Some key workflows and data analytics areas:

Player Availability: The ability to document the availability status of an athlete on any given day and share notes across departments where applicable.

Profiling: Combining data points like training load, sleep, RPE, injury and health into view to better inform if a player is available to participate on any given day.

Workload Monitoring: Monitoring the volume and intensity of your players to determine their ‘workload’ – this is going to be different for every sport and activity (field vs. gym) so be mindful of that when looking at templated workflows.

Strength & Conditioning: Creating training plans and programs for your athletes, operators or performers with the ability to save certain plans and use them again later.

Training logs & Wellness Questionnaires: One of the cheapest, efficient, and commonly used ways to capture the internal response and workload of your athletes is through self reported questionnaires. Make sure your AMS has a mobile app, kiosk for use in common areas or online portal to help you gather information directly from the athletes themselves, instead of manually collecting it via pen and paper still then entering it into the system later.

Anthropometry & Performance testing: Reviewing anthro information and performance testing results is vital to scouting and ongoing player development. Again, you will want the ability to adjust what information is collected and how it is presented as this would be different depending on the sport and organization.

Injury Risk Assessments: This is where your data analytics can certainly get more complicated however there are many simple ways to monitor high injury risk scenarios with basic rules and heuristics. Additionally a big plus is the ability to evolve your workflows and analysis over time as you gather more historical data and intel around what may be impacting injuries for your organization.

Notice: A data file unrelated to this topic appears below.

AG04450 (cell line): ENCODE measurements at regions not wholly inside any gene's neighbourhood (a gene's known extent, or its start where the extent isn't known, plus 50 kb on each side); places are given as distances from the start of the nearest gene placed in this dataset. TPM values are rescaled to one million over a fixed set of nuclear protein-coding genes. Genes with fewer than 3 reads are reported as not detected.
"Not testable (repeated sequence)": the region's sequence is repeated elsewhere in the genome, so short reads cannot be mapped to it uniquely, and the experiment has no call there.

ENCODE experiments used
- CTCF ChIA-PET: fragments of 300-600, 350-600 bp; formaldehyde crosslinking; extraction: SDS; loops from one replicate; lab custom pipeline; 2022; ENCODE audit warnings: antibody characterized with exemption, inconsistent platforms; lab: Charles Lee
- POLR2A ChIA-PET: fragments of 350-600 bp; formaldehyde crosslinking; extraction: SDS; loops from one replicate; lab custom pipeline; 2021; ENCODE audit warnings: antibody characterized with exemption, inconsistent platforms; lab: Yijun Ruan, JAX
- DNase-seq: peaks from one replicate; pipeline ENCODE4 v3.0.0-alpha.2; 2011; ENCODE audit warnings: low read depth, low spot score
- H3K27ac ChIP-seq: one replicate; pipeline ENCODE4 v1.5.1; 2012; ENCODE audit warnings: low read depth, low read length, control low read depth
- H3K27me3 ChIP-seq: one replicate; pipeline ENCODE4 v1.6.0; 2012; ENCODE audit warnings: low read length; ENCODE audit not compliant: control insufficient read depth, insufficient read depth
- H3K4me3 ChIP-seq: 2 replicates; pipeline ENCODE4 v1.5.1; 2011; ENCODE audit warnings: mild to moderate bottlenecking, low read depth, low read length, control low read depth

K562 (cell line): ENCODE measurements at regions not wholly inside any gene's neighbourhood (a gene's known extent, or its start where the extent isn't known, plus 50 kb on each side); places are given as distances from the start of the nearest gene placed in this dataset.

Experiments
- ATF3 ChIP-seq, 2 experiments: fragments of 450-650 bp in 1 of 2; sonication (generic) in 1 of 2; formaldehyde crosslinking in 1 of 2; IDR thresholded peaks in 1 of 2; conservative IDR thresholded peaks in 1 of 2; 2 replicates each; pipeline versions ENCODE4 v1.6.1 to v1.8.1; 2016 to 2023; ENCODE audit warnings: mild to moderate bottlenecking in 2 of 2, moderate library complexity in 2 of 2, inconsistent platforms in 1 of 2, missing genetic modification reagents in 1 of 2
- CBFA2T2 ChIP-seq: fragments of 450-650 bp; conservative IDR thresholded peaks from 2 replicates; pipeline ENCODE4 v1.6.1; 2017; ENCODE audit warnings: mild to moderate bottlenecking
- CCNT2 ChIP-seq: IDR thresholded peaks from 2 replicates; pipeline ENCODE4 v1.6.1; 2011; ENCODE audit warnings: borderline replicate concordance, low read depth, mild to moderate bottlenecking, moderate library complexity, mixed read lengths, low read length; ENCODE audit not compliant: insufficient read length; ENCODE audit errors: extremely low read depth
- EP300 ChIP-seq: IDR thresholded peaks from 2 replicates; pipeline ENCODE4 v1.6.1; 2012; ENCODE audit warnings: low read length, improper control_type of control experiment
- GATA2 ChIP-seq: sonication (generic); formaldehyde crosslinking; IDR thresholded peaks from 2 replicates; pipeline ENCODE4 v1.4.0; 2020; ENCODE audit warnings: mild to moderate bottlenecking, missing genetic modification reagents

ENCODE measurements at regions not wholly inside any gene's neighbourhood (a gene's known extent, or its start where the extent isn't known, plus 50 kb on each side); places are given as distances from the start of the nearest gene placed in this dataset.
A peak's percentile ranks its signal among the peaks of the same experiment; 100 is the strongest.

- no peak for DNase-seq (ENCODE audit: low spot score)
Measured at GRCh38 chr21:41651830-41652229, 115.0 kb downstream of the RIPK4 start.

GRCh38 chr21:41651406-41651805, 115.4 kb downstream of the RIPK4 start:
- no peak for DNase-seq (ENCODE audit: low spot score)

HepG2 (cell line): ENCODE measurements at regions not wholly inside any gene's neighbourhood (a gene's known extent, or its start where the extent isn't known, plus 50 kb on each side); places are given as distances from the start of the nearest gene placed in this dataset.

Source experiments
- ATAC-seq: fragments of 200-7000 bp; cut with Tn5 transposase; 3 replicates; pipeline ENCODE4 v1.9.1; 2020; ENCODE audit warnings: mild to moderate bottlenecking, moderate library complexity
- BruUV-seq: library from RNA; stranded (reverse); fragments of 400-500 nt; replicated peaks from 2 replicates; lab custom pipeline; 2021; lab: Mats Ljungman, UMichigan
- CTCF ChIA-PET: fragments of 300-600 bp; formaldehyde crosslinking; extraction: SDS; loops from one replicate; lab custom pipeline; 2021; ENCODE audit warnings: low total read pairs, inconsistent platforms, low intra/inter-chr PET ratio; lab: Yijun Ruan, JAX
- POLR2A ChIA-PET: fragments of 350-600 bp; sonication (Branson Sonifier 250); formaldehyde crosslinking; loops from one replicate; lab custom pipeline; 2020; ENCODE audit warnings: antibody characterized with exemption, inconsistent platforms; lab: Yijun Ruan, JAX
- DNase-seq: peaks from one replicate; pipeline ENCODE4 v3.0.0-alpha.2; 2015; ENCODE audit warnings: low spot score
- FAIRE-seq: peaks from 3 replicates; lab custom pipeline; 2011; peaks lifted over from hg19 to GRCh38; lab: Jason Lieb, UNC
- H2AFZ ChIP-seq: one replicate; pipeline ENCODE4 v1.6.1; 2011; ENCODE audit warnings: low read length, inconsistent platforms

Calendars and schedules: Can you build out a schedule for your athletes for training, appointments, games? Whilst most teams already use communication tools for this, it is certainly helpful to start centralizing all your information in one place and know you have the ability to develop this in your system.

Electronic Medical Records: There are many strengths and advantages of housing your athlete performance information in the same system as your medical records. For one thing, your performance team will have access to real time information on athlete health from medical staff to assist them in choosing teams based on availability. An EMR does introduce the need for another layer of privacy and security, however a robust AMS should have the relevant permissions and security set up to support this.

Read more on using the Smartabase Human Performance Platform for your Electronic Medical Records here.


•Provides templated and efficient workflow solutions that cover the specific areas you’re looking for
•Gives you the ability to edit your workflows and data calculations quickly, without needing a developer or coding experience
•Ensures you have the flexibility to build your own workflows and calculations

If you’re a College or University, check out our new in 2020 College Offer here.


It’s one thing to track performance, collect data and then get all your data into one place, but how are you actually USING it?

A key benefit of having an AMS system is the ability to turn your data into usable information, that is easy to understand and digest in the least amount of time possible. Your workflows should be set up to identify the data that is important to your athletes, your goals and strategies, then feed that information into visual reports for coaches, athletes and performance staff.

These reports are essentially the output of all your hard work in setting up the system and tracking all your data.